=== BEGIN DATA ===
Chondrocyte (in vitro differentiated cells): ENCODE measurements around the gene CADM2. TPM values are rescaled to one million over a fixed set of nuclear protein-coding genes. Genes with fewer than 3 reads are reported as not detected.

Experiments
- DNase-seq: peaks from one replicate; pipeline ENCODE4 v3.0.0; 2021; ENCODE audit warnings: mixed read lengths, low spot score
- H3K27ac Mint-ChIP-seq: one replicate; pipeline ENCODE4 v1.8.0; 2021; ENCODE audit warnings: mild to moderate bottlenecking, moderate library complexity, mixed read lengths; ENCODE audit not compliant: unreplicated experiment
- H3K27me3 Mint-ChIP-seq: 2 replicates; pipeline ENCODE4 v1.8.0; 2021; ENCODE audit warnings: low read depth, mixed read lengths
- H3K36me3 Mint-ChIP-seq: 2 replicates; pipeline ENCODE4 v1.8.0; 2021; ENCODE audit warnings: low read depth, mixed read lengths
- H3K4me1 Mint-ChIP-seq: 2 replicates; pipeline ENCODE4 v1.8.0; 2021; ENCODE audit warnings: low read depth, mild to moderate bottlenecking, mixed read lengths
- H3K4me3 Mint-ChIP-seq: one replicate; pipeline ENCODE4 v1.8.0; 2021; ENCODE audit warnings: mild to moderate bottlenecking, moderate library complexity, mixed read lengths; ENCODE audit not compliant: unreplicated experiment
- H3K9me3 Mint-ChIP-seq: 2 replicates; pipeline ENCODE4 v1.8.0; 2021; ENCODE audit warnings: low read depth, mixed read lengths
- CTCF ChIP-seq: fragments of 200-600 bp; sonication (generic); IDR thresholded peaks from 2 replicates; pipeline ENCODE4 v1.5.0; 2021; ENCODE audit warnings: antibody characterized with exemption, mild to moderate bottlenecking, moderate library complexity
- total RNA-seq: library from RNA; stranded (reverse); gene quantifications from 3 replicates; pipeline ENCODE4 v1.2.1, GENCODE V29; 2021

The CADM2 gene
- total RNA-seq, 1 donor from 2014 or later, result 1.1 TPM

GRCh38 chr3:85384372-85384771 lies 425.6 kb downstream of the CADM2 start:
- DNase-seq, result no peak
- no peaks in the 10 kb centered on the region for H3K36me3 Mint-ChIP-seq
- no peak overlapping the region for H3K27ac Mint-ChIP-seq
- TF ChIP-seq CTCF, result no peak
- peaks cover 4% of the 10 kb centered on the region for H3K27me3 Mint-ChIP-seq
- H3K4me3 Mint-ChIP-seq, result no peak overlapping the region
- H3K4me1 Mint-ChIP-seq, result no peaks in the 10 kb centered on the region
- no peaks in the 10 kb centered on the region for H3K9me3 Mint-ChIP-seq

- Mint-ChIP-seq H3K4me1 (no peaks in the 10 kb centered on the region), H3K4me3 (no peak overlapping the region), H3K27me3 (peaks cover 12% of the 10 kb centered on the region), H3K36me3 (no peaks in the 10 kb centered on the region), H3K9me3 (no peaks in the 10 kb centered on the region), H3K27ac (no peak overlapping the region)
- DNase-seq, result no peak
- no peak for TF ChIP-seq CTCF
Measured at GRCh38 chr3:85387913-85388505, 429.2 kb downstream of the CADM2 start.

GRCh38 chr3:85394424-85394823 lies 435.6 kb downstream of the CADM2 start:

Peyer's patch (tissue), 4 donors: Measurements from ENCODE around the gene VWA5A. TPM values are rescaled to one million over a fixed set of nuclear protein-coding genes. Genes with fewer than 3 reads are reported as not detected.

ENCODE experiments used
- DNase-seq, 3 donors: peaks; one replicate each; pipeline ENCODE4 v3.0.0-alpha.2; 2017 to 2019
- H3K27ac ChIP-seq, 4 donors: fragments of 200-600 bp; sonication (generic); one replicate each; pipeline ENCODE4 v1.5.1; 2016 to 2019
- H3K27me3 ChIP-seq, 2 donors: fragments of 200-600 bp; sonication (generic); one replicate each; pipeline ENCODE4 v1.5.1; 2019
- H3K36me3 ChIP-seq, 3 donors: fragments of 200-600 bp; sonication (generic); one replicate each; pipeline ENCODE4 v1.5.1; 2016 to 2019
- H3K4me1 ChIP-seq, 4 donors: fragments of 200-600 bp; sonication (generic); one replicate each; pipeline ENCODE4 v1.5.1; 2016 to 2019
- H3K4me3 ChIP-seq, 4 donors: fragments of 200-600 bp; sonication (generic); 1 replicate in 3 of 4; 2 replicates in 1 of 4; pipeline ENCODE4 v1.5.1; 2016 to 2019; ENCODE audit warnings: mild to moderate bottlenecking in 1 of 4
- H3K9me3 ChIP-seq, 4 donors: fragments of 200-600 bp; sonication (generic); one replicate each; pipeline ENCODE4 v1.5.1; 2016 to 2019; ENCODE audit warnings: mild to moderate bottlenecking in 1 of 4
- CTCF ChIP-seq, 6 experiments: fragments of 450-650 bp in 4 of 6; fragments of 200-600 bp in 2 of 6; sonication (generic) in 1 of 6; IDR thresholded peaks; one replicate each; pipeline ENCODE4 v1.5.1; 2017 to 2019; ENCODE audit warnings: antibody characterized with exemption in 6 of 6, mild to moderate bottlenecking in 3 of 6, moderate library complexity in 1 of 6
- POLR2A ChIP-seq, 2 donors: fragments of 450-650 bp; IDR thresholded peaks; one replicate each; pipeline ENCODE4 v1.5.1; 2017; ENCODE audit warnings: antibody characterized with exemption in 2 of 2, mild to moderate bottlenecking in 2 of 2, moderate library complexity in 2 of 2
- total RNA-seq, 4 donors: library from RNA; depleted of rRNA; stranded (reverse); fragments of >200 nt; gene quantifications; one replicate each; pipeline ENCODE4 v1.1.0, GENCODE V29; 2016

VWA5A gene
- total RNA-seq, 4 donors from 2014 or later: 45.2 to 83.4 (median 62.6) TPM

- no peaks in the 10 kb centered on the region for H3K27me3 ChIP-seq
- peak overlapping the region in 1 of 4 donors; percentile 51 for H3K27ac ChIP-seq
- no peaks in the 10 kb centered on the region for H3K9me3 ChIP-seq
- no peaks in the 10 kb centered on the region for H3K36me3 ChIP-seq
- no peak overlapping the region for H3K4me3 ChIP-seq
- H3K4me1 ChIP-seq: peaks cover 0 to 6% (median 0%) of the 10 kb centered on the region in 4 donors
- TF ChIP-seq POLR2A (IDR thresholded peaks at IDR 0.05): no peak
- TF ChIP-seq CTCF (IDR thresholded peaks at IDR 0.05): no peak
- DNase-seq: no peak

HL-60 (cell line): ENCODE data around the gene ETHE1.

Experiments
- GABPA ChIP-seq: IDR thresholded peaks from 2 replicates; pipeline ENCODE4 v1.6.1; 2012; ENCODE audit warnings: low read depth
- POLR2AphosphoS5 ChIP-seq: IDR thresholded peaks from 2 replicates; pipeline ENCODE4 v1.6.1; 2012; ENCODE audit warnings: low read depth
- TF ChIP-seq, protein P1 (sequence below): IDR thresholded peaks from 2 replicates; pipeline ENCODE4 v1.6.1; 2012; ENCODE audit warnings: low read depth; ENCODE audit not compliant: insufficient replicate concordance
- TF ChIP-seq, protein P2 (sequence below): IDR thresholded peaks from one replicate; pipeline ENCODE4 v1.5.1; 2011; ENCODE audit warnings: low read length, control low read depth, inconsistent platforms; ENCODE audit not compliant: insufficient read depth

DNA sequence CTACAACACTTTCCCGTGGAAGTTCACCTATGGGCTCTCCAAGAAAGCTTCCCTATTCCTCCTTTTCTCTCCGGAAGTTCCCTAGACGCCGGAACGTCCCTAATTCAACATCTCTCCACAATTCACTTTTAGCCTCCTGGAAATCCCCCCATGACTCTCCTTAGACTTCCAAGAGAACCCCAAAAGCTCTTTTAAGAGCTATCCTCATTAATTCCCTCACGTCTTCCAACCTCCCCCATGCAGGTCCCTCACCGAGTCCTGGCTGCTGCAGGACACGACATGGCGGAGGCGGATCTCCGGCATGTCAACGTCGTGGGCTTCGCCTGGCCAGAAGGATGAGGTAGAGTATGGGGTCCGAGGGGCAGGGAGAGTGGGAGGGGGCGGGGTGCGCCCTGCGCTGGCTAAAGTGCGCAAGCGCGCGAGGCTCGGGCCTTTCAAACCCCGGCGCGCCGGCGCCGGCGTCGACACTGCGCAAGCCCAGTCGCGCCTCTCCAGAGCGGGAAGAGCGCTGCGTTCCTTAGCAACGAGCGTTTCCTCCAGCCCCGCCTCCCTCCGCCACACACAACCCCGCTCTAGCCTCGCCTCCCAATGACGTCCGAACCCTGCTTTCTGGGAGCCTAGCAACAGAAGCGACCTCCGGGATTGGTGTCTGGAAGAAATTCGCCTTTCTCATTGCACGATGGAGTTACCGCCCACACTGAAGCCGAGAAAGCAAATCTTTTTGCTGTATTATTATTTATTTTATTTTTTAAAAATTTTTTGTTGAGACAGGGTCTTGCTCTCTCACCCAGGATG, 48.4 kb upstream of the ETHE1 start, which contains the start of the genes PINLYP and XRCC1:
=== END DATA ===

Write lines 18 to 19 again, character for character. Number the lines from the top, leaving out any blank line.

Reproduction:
- TF ChIP-seq CTCF, result no peak
- peaks cover 4% of the 10 kb centered on the region for H3K27me3 Mint-ChIP-seq